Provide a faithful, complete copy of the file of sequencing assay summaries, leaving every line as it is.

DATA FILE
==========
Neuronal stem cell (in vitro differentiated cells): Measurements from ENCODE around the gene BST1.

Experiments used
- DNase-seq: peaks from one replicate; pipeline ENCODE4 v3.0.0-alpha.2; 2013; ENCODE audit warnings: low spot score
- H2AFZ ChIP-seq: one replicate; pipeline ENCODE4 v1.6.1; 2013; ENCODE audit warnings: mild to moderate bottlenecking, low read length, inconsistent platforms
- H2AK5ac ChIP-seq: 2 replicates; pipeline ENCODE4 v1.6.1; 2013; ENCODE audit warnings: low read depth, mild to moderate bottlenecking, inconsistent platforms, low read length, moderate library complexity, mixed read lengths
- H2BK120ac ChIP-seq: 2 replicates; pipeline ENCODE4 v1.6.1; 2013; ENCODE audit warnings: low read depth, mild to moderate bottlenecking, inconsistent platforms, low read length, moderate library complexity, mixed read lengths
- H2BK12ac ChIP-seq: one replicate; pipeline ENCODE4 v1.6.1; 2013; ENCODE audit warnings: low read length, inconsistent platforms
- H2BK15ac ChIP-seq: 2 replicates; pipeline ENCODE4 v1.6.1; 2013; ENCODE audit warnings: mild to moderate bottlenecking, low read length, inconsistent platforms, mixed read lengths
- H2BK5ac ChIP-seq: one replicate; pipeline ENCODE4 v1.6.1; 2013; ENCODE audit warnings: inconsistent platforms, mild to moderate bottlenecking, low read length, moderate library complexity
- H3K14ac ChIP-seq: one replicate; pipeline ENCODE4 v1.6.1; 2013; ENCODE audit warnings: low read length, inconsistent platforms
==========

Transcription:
Neuronal stem cell (in vitro differentiated cells): Measurements from ENCODE around the gene BST1.

Experiments used
- DNase-seq: peaks from one replicate; pipeline ENCODE4 v3.0.0-alpha.2; 2013; ENCODE audit warnings: low spot score
- H2AFZ ChIP-seq: one replicate; pipeline ENCODE4 v1.6.1; 2013; ENCODE audit warnings: mild to moderate bottlenecking, low read length, inconsistent platforms
- H2AK5ac ChIP-seq: 2 replicates; pipeline ENCODE4 v1.6.1; 2013; ENCODE audit warnings: low read depth, mild to moderate bottlenecking, inconsistent platforms, low read length, moderate library complexity, mixed read lengths
- H2BK120ac ChIP-seq: 2 replicates; pipeline ENCODE4 v1.6.1; 2013; ENCODE audit warnings: low read depth, mild to moderate bottlenecking, inconsistent platforms, low read length, moderate library complexity, mixed read lengths
- H2BK12ac ChIP-seq: one replicate; pipeline ENCODE4 v1.6.1; 2013; ENCODE audit warnings: low read length, inconsistent platforms
- H2BK15ac ChIP-seq: 2 replicates; pipeline ENCODE4 v1.6.1; 2013; ENCODE audit warnings: mild to moderate bottlenecking, low read length, inconsistent platforms, mixed read lengths
- H2BK5ac ChIP-seq: one replicate; pipeline ENCODE4 v1.6.1; 2013; ENCODE audit warnings: inconsistent platforms, mild to moderate bottlenecking, low read length, moderate library complexity
- H3K14ac ChIP-seq: one replicate; pipeline ENCODE4 v1.6.1; 2013; ENCODE audit warnings: low read length, inconsistent platforms